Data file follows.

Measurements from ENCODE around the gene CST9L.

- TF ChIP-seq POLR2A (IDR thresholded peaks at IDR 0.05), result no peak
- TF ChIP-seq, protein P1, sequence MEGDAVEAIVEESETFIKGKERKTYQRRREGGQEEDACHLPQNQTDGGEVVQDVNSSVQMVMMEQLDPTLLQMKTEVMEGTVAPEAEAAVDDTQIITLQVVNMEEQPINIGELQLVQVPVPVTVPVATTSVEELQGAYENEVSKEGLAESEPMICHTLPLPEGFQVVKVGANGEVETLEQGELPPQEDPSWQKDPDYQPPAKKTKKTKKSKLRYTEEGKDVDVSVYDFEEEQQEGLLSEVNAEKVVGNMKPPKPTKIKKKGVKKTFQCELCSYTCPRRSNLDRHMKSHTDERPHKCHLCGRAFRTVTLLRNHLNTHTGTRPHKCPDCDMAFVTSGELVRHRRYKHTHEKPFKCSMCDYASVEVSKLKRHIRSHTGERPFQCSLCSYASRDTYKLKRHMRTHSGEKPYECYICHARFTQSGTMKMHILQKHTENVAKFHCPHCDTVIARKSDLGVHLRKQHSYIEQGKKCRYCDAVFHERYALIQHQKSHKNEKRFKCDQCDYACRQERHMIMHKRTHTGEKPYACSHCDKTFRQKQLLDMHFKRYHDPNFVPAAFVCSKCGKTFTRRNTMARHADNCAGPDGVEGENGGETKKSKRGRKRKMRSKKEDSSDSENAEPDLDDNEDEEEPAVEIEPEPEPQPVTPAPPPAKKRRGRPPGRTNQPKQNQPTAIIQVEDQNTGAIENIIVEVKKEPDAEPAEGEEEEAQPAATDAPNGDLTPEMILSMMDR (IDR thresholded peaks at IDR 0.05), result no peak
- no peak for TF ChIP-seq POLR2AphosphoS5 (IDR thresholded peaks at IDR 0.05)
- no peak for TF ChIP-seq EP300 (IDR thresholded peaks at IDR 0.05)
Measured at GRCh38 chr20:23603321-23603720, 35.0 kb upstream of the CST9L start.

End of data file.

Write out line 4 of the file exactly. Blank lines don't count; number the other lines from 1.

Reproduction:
- no peak for TF ChIP-seq POLR2AphosphoS5 (IDR thresholded peaks at IDR 0.05)